“From watching on TV, I kind of knew what I was doing or pretended like I knew what I was doing,” Lopez said. “The first couple of holes were nerve-wracking, just trying to keep quiet, not sure what it was like and just trying to watch everything else.”
A smooth drive down the first fairway calmed Bell’s nerves. Simpson and his caddie, Paul Tesori, made them feel comfortable as the round unfolded. Simpson’s phone, in his back pocket because his wife, Dowd, was eight months pregnant with their fifth child, buzzed throughout the round. Not with baby updates, but with texts and calls from friends and relatives requesting photos and any morsel of information about the experience of spending a morning with a musician they’ve admired for years.
“I had no idea who (Bell) was,” Tesori said with a laugh. “I’m just not that big of a music guy. The amazing thing for me, is you’re getting all this information from caddies, getting some extra visits from Tour guys and stuff like this … so often when we get paired with musicians or actors or anything else, they’re so used to being the center of attention that they seem to act like they’re the center of attention. That man was humble, kind, respectful … He asked as much about my family and Webb’s family as anything else. And his caddie, Steve, was amazing. It hugely stuck out to me the amount of humility they had.”
Lopez and Bell admired Simpson’s prodigious tee shots and their detailed work dissecting each shot and the intricacies of each green.
And, regardless how often a person has performed in front of thousands of adoring fans, a complimentary word from a Tour pro on a golf course still resonates to the soul.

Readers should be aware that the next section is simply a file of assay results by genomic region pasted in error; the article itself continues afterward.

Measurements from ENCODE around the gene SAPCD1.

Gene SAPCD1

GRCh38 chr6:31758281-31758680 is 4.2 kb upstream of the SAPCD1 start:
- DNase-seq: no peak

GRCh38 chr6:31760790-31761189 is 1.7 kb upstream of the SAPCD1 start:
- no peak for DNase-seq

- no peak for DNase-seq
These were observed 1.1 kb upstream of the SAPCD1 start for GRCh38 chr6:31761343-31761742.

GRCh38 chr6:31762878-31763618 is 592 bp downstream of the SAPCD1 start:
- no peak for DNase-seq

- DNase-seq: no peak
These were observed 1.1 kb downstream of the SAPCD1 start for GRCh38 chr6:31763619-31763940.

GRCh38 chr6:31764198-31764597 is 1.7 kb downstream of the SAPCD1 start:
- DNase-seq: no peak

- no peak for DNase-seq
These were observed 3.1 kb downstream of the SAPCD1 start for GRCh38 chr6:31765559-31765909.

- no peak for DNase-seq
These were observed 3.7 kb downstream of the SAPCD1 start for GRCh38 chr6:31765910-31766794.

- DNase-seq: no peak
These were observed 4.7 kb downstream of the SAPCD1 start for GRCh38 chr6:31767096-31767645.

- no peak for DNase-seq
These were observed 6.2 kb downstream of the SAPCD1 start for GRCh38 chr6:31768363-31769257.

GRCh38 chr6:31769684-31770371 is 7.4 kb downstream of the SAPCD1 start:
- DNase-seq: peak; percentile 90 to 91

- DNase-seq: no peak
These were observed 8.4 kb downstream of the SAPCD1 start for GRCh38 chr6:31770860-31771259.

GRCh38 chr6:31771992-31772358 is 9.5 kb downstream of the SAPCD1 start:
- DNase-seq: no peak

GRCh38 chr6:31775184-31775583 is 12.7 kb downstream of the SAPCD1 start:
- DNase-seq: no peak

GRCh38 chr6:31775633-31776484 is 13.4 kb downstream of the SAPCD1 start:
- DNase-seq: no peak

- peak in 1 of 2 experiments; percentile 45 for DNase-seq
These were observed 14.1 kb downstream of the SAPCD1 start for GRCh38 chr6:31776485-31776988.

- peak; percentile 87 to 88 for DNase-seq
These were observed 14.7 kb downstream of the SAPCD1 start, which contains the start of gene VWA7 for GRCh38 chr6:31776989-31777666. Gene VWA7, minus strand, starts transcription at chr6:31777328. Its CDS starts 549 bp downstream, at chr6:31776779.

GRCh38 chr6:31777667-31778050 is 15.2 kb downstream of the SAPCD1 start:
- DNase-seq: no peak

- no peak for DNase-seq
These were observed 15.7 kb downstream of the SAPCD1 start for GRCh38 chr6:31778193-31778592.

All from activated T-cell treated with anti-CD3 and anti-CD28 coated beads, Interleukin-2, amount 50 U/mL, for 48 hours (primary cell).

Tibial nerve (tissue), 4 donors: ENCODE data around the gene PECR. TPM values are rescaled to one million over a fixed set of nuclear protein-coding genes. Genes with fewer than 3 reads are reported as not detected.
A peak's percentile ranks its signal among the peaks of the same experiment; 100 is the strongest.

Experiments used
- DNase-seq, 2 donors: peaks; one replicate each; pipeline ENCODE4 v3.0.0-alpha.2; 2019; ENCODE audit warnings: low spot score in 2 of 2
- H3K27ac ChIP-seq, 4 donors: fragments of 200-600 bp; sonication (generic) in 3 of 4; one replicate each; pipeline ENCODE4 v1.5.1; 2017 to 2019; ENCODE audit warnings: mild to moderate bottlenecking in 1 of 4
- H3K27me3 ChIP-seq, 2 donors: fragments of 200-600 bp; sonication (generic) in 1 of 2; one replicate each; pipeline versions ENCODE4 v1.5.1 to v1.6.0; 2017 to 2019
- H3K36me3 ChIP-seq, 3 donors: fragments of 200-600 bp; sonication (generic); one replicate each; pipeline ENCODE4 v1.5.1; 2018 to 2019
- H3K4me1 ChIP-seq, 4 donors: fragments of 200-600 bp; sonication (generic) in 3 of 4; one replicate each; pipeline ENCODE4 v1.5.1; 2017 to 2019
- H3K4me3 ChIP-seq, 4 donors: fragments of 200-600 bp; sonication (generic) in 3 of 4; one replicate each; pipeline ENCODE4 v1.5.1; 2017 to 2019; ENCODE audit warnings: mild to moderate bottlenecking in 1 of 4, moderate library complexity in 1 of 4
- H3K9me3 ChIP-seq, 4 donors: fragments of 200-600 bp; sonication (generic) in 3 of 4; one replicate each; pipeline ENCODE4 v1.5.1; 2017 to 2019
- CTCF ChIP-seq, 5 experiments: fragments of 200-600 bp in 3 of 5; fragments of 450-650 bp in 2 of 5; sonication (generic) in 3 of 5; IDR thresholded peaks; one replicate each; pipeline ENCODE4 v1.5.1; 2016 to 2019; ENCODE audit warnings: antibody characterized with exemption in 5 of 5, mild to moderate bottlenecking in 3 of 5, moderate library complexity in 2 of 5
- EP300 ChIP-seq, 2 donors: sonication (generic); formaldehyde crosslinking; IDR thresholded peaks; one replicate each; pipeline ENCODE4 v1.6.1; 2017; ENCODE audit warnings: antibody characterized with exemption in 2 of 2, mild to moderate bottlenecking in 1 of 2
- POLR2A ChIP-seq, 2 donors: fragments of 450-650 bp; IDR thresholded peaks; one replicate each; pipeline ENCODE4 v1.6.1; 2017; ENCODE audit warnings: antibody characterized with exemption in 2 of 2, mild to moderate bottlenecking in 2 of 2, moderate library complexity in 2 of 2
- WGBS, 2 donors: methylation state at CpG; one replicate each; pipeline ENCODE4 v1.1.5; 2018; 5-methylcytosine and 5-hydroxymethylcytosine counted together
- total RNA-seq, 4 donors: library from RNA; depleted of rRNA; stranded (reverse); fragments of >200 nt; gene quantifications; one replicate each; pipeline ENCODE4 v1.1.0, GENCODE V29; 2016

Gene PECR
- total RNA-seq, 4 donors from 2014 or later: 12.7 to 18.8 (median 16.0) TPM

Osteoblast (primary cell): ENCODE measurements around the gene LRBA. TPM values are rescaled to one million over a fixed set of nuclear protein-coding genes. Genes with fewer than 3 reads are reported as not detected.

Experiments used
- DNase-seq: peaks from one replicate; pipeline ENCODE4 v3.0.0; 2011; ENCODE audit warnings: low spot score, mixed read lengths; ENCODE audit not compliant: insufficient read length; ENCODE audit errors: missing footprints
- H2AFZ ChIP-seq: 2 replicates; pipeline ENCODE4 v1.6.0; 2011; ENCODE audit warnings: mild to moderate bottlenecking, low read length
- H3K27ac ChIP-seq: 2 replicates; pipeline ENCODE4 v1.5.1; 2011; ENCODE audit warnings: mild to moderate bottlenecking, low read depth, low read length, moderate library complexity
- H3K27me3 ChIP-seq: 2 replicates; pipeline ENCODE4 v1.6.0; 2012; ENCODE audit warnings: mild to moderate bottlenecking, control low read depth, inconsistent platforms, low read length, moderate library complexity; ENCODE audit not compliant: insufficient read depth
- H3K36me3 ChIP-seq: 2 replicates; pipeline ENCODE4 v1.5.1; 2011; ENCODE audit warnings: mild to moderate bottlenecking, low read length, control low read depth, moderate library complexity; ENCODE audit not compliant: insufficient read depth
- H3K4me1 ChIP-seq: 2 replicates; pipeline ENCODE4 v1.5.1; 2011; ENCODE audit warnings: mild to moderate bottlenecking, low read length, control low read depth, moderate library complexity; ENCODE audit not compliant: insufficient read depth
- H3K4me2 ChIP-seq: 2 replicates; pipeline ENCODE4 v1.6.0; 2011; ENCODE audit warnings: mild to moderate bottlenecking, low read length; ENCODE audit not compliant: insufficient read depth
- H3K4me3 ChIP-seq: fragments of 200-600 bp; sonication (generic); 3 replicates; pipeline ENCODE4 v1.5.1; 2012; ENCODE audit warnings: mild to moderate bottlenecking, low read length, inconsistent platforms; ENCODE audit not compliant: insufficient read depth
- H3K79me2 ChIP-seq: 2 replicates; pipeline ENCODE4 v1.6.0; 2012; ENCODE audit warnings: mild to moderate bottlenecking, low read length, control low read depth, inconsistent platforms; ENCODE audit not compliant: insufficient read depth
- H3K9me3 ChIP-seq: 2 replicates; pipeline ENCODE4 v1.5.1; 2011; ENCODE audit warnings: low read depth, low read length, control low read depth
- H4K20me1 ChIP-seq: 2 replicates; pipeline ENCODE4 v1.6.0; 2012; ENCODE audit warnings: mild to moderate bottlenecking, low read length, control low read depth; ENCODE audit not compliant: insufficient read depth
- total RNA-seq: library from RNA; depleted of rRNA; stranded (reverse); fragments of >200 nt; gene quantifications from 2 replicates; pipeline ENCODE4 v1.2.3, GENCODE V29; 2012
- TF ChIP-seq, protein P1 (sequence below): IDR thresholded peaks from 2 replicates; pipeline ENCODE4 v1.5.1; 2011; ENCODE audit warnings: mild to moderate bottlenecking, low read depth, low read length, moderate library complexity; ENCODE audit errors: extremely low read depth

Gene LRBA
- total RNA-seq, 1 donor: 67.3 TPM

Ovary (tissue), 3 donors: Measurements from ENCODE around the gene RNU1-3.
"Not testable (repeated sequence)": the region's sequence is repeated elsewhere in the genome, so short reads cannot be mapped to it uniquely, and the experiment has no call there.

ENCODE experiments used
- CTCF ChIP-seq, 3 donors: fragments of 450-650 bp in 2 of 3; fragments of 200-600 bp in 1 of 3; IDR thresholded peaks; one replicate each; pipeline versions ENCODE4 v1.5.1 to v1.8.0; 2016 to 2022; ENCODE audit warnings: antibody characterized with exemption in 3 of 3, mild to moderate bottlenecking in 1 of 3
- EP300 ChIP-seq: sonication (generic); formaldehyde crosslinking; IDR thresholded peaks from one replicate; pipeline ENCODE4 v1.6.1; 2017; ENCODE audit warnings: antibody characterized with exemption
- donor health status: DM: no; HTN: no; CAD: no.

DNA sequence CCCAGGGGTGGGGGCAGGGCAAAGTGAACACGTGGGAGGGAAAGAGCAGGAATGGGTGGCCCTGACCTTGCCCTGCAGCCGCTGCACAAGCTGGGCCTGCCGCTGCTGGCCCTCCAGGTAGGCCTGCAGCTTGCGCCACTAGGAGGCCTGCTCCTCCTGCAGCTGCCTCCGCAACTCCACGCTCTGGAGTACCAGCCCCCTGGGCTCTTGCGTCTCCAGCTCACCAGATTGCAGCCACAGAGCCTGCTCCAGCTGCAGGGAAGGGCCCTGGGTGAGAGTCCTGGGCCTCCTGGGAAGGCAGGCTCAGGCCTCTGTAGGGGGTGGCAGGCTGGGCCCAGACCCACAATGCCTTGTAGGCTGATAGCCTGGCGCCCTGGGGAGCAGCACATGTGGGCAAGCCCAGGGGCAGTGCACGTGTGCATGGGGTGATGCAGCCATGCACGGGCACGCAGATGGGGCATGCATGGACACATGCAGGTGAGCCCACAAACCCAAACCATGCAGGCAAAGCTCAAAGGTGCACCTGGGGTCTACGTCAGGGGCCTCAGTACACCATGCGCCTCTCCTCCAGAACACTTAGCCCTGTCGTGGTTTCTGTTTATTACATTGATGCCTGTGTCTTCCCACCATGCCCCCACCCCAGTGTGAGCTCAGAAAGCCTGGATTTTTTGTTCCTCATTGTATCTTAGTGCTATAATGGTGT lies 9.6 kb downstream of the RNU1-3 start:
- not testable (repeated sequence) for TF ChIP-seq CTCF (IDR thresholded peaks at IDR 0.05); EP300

“Webb would say: ‘Nice shot, JB’ or ‘Nice shot John’ and JB’s eyes would light up,” Lopez said. He’d say ‘Did you hear that? He said good shot.’”
Lopez had played enough golf with Bell to understand his boss likes to play by feel and not be overwhelmed with information. During the round he might point out a side of the fairway to favor, or a particular hazard to avoid, but basically turned Bell loose and let him unleash his low fade down the fairways. Lopez was proud that Bell “only lost a couple of balls in the water.”
By the end of the round, word of Bell’s participation in he pro-am had spread around the tiny island in Georgia and 40 fans or so followed outside the ropes. The Simpson/Bell foursome finished outside the money, but the day was a resounding success.
Lopez is eager for another shot on the bag in the PGA Tour arena.
From day-to-day, the responsibilities of a band tour manager and PGA Tour caddie are similar in one way. They must be prepared for the unexpected and aim to handle the details and minutiae so the performer or player can focus on performing or playing. When unexpected situations and distractions arise, a sharp tour manager or Tour caddie remains calm and addresses the issue smoothly.
“If we did more than one tournament there would be a lot more comparisons,” Lopez said. “I wasn’t fully in charge. On the road he knows when to be where and what to do next. On the course the player is the boss. The roles were a little reversed. If we did more than one tournament I’d probably take over the logistics of time and travel.”